Cork Airport and Olympic hopeful and former world champion kickboxer, Caradh O’Donovan, have announced their support for Travel with IBDIreland, a collaborative campaign between the Irish Society for Colitis and Crohn’s Disease (ISCC) and Takeda Products Ireland Ltd. The campaign is urging Irish airports, rail stations and service stations to act by listening to the Inflammatory Bowel Disease (IBD) community and adopting accessible toilet signage highlighting that not every disability is visible.
Since the beginning of May 2018, Travel with IBD Ireland has received superb support from the IBD community, with more than 5,600 emails sent to Irish travel hubs calling for the adoption of accessible toilet signage. Cork Airport is the first major travel hub in Ireland to implement the new signage.
Former world champion kickboxer Caradh, who is hoping to represent Ireland in karate at the 2020 Olympics in Tokyo, is one of an estimated 40,000 people in Ireland living with Crohn’s disease or ulcerative colitis, the two main forms of IBD. For many people living with these conditions, the sudden and uncontrollable need to use a toilet is an especially challenging and recognised medical symptom.
Many people also have stoma bags and need extra space or privacy to change these comfortably. Unfortunately, when using accessible toilets, many living with IBD – and other ‘invisible’ disabilities – have been unfairly criticised and judged because others perceive them to look well and therefore not be entitled to use these facilities.
Caradh, who is 34-years-old and from Co Sligo, said: “I travel a lot to compete in different championships in Ireland and around the world. When I urgently need to use a bathroom, I will search out a disabled facility, but using these toilets can be very intimidating – people give you looks that could kill because you don’t look like you have a disability. It’s not an occasional thing, it happens a lot.”
Travel with IBD Ireland aims to reduce the stigma that those living with Crohn’s disease and ulcerative colitis or other invisible disabilities face when using accessible toilets and give them more confidence to travel.
“Cork Airport, as one of the world’s friendliest airports, is extremely conscious that the way an airport treats its disabled passengers is one of the most important qualities by which they are judged,” said Deirdre O’Donovan, Cork Airport’s Operations and Safety Manager. “We are delighted to be playing a role in highlighting the need for airports to recognise, not just passengers with obvious needs, but also those of our guests with hidden disabilities.”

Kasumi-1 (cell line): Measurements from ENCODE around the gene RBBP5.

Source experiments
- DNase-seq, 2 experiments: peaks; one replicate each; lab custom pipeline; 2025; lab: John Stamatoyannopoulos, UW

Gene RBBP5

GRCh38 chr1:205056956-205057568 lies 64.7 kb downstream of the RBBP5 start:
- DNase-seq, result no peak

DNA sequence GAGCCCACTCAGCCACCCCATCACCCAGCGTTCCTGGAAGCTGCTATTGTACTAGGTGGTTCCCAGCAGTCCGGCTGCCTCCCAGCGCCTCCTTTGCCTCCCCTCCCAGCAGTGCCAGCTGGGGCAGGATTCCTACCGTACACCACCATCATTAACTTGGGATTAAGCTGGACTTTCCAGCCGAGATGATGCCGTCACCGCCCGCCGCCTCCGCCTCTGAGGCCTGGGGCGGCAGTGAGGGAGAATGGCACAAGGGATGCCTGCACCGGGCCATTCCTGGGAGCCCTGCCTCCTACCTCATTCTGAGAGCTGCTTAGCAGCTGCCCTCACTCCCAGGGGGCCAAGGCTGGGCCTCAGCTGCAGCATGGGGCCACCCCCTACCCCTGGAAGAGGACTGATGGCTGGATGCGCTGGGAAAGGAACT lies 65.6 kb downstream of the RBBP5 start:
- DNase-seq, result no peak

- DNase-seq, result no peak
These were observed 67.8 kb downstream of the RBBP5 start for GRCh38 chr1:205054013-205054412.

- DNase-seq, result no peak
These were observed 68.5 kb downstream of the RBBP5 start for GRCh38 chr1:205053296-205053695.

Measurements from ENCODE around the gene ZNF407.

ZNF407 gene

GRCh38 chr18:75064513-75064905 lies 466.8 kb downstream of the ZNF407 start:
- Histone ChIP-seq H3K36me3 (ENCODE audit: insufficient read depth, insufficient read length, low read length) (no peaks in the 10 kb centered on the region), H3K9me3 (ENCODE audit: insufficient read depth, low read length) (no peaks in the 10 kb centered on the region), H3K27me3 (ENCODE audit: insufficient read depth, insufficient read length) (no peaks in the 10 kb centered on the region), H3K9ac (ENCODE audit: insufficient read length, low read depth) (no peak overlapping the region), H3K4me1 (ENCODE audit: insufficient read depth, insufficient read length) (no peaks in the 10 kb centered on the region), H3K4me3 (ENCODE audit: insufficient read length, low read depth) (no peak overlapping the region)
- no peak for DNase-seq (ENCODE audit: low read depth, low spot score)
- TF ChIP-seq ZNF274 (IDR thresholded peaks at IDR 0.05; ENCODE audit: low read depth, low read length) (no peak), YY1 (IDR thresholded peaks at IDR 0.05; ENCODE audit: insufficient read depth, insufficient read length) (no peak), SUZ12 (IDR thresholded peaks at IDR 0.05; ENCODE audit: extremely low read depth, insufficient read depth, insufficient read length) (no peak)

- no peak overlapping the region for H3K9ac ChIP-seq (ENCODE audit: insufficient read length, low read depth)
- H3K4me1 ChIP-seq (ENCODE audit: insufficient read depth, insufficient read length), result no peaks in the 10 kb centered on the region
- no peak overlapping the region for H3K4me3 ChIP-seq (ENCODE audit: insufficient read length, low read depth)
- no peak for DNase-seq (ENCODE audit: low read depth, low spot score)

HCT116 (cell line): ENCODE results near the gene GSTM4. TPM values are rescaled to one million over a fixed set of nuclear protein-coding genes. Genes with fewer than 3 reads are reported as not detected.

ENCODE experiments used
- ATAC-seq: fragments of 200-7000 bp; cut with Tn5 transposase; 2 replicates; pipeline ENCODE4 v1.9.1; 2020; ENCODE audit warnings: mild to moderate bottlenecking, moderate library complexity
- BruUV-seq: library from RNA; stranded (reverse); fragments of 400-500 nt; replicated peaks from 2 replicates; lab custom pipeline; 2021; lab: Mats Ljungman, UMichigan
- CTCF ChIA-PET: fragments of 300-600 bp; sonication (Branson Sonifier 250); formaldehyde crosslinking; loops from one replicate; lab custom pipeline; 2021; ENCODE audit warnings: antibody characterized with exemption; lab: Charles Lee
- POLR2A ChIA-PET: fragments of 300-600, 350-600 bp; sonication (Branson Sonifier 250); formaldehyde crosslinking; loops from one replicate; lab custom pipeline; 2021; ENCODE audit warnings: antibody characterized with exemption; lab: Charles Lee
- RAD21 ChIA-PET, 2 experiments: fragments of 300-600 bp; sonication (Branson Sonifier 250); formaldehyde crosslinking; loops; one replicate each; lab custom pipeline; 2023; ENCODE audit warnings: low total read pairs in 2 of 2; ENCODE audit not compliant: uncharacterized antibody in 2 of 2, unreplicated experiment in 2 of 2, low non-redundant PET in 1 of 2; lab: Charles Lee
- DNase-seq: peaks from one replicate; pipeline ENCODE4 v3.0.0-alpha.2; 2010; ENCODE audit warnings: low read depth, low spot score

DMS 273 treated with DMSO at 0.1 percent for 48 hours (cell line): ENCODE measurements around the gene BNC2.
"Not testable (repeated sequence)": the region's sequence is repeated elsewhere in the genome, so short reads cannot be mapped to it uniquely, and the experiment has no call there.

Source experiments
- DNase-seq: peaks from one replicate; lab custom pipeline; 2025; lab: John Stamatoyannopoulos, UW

Following the adoption of the signage at Cork Airport, the ISCC and Takeda Products Ireland will continue to engage with other major Irish travel hubs to encourage them to update their accessible toilet signage.
Fergal Troy, who is living with ulcerative colitis and is an ISCC Board member, said: “The ISCC members and the wider IBD community have been instrumental in making this campaign so successful. Without their support we would not have been able to send the 5,600 emails to the travel hub management and provoke the conversation around changing toilet signage. Travel with IBD Ireland has really resonated with the IBD community and highlighted the importance that such a small change in signage can make in helping to reduce stigma that our members face on a daily basis.”
Travel with IBD Ireland follows a hugely successful campaign last year by Crohn’s and Colitis UK, which called on UK travel hubs to implement new accessible toilet signage. The campaign has resulted in 23 out of 26 major travel hubs in the UK signing up to adopt the signage.
The campaign was developed and funded by pharmaceutical company Takeda Products Ireland Ltd, one of the Irish Society for Colitis and Crohn’s Disease’s corporate partners. You can find out more about the campaign